The joy when writing about Shaun the Sheep movies partly comes from not having to spend time afterwards trying to decipher key quotes that I’ve written down in the dark.
No one actually speaks, except to utter the occasional “arghhh!” and “ugh”, and though I’ve often scribbled those exact words in response to other, lesser films, they’re not warranted here.
Farmageddon is full-on family fun. Though this rainbow-hued story of farm animals and friendly aliens is aimed at under-10s, any parents, carers or older siblings on babysitting duty will have a ball spotting the nods to other sci fi movies and TV shows, which come so fast that any that don’t hit the spot are quickly forgotten. (Watch out particularly for the 2001: A Space Odyssey monolith, and a terrific Doctor Who / portable toilet gag, made all the better because it involves MY DOCTOR.)
It even manages to includes a strong message about the uneven state of rural mobile phone coverage in the British countryside.
You know that point in a movie where you finally feel seen, and sink into your seat with your popcorn knowing this one is for you? I used to live in the middle of nowhere, every phone call preceded by my going to the highest point in the house and hanging out of the window for a measly one bar of signal, only to be thwarted if it was drizzling a bit because, you know, clouds.
So when Shaun – wielding an egg-shaped homing device that just might mean rescue for little alien Lu-La by her family, currently residing on a planet far, far away – started the laborious climb up a rickety tower while the signal bars on the egg gradually increased, I was both on the edge of my seat and cheering him on.
The joy of Aardman films – beyond their incredibly detailed claymation techniques and delightfully realised characterisation – is their ability to ooze Britishness while making our quirks understandable to worldwide audiences.
They get that when we’re not screaming in frustration after ten minutes trying to make a simple phone call because there’s a massive tree with a preservation order on it in the way, we’re on a lifelong quest for the perfect bag of chips. Which explains why a Mossingham local, running off in terror after spying Lu-La’s spaceship landing in the woods, bravely returns for his dropped chips. How could he not? They’re gold and crispy on the outside, thick but not unwieldy, fluffy inside, and absolutely throat-burningly hot.
And in these divisive and troubled times, Farmageddon states that true Britishness is about looking outwards with a smile, not inwards with a grimace: of befriending visitors, working together, and finding common ground despite barriers of culture and language. When Shaun discovers Lu-La (Amalia Vitale) in a barn on the farm, he’s not frightened and they’re soon good friends.
She wants to go home, having, to quote Withnail and I, “gone on holiday by mistake”, but getting her back to her planet is no easy task – especially as the Ministry of Alien Detection (MAD) are on the trail of Mossingham’s now-famous UFO, and Lu-La.
Meanwhile with tourists flocking to the area, the farmer puts the rest of the sheep to work building his alien theme park Farmageddon. It’s 30 quid a pop to get in, and the attractions are the same quality as the ones in Daily Mail articles about terrible Christmas days out when families turn up, having paid a fortune in tickets, only to find a cow with antlers stuck on its head, a manky hay bale and two elves drinking Stella in Santa’s grotto.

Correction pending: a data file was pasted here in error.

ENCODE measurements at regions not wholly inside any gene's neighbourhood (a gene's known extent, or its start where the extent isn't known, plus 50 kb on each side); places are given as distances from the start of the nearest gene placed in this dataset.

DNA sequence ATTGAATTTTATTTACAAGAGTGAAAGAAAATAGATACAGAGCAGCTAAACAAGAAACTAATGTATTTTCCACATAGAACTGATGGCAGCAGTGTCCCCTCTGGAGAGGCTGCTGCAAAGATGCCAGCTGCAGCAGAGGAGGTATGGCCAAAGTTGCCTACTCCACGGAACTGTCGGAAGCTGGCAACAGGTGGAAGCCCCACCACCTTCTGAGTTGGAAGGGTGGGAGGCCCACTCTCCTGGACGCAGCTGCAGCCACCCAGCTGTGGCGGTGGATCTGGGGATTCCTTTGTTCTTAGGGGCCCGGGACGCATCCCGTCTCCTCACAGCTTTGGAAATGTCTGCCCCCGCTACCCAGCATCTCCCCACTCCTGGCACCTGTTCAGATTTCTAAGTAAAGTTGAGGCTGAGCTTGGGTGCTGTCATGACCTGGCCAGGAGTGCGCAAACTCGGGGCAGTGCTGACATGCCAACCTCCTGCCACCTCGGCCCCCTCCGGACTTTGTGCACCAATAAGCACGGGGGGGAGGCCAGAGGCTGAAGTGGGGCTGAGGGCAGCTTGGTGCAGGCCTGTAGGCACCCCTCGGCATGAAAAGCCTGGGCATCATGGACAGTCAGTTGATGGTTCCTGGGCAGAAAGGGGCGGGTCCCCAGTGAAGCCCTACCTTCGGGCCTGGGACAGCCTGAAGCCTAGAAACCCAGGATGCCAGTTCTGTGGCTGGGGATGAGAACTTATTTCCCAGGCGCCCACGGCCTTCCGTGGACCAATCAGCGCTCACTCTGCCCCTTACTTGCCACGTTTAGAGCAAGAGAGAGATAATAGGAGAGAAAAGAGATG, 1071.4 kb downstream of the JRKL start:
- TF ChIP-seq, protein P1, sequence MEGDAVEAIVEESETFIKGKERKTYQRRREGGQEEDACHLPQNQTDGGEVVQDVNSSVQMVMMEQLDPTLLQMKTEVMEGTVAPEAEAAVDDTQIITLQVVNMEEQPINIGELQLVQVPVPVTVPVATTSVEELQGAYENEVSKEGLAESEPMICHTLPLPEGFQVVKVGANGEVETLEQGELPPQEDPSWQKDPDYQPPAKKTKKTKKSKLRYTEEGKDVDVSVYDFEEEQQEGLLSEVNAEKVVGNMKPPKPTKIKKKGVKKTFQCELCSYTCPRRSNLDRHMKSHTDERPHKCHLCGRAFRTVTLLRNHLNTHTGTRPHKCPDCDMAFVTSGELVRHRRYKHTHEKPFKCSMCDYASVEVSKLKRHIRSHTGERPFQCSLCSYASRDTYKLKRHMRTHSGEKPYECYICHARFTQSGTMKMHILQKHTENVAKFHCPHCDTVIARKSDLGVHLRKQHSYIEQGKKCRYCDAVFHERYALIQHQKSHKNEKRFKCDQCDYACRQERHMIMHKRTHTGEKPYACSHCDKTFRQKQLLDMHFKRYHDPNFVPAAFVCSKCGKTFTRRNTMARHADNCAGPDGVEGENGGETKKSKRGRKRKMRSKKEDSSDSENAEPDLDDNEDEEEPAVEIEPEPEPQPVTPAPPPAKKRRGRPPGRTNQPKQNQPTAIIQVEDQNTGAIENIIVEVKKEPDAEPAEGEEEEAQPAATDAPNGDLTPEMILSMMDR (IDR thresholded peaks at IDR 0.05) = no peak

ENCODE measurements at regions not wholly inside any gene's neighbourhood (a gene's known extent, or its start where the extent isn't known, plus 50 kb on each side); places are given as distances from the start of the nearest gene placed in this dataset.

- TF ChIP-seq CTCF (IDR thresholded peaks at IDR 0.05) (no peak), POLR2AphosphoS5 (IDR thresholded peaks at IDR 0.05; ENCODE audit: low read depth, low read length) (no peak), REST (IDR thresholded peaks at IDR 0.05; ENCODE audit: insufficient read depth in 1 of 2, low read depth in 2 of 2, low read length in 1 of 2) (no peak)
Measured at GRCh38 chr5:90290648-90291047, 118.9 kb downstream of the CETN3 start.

Lu-La makes for an inquiring and able heroine, moving objects simply with the power of her ears; and I loved her visit to the supermarket, an extended skit which remains funny until the end, never dipping in its energy or gag hit rate. (I should warn you that it does have one truly terrifying moment, when Lu-La getting her tongue stuck to a frozen pizza, a scene which still torments my dreams now.)
Shaun (Justin Fletcher, a man who having starred as both the world’s most famous sheep and Something Special‘s Mr Tumble should really top any “most powerful” entertainment list, his feat akin to playing both James Bond and Batman) is still funny and cheeky, while determined to help her find her family.
Farmageddon doesn’t quite reach the heights of Shaun’s first film, or some of the other classic Aardmans (though being a film fan rather than a football fan, I preferred this to Early Man). It’s partly because the best segments are those involving Shaun’s friends rather than Lu-La and Shaun, the woolly flockmates determined to live their lives to the fullest no matter how much it torments poor Bitzer the farm dog.
Life at Mossy Bottom Farm hasn’t really changed since the first (excellent) Shaun the Sheep movie. The farmer (John Sparkes) is still lazing around in a jumper and red y-fronts, though now he’s salivating over the thought of a new combine harvester if he can only monetise the area’s newfound fame as an alien hotpot, I mean hotspot.
Shaun and his fellow sheep clearly follow the old mantra that it’s better to apologise afterwards than ask for permission first, only without the apology bit. For them anything not already explicitly banned on the farm is perfectly acceptable, and their infectious taunting of Bitzer will hit the spot with children sick of being told “no” by their parents and parents sick of being told “no” by their managers.
I’ve just realised I’ve got through the whole review with only one pun. So let me just say that Farmageddon is a shear delight that rejects sheep thrills as it spins its yarn. And while the movie references occasionally feel rammed in, overall it’s offally good. (There. In the words of Russell Crowe’s Gladiator, “ARE EWE NOT ENTERTAINED?”)
And of course it all ends happily, with the cuddliest group hug on record.
Watch the A Shaun The Sheep Movie: Farmageddon trailer and scroll down for posters from the film: